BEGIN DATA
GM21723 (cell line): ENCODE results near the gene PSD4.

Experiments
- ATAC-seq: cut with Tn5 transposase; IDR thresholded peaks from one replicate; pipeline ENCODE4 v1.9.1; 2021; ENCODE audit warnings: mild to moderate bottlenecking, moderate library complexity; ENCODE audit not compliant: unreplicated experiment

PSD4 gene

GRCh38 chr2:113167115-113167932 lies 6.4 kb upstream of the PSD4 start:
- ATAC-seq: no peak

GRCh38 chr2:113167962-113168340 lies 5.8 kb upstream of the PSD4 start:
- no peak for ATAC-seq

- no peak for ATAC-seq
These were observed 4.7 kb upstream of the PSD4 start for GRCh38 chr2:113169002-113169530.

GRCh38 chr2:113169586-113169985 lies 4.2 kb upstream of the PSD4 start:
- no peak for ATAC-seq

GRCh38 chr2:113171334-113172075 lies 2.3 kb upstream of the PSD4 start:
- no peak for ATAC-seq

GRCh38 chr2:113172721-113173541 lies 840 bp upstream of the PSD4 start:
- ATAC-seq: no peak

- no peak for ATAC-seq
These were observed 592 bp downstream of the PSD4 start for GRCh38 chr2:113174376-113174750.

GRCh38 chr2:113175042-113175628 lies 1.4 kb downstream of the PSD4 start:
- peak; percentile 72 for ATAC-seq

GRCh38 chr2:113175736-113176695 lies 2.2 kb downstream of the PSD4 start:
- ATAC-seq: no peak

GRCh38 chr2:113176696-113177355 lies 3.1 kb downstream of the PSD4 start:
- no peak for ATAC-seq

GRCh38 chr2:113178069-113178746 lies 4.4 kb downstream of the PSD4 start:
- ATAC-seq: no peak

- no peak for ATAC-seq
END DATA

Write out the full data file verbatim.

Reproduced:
GM21723 (cell line): ENCODE results near the gene PSD4.

Experiments
- ATAC-seq: cut with Tn5 transposase; IDR thresholded peaks from one replicate; pipeline ENCODE4 v1.9.1; 2021; ENCODE audit warnings: mild to moderate bottlenecking, moderate library complexity; ENCODE audit not compliant: unreplicated experiment

PSD4 gene

GRCh38 chr2:113167115-113167932 lies 6.4 kb upstream of the PSD4 start:
- ATAC-seq: no peak

GRCh38 chr2:113167962-113168340 lies 5.8 kb upstream of the PSD4 start:
- no peak for ATAC-seq

- no peak for ATAC-seq
These were observed 4.7 kb upstream of the PSD4 start for GRCh38 chr2:113169002-113169530.

GRCh38 chr2:113169586-113169985 lies 4.2 kb upstream of the PSD4 start:
- no peak for ATAC-seq

GRCh38 chr2:113171334-113172075 lies 2.3 kb upstream of the PSD4 start:
- no peak for ATAC-seq

GRCh38 chr2:113172721-113173541 lies 840 bp upstream of the PSD4 start:
- ATAC-seq: no peak

- no peak for ATAC-seq
These were observed 592 bp downstream of the PSD4 start for GRCh38 chr2:113174376-113174750.

GRCh38 chr2:113175042-113175628 lies 1.4 kb downstream of the PSD4 start:
- peak; percentile 72 for ATAC-seq

GRCh38 chr2:113175736-113176695 lies 2.2 kb downstream of the PSD4 start:
- ATAC-seq: no peak

GRCh38 chr2:113176696-113177355 lies 3.1 kb downstream of the PSD4 start:
- no peak for ATAC-seq

GRCh38 chr2:113178069-113178746 lies 4.4 kb downstream of the PSD4 start:
- ATAC-seq: no peak

- no peak for ATAC-seq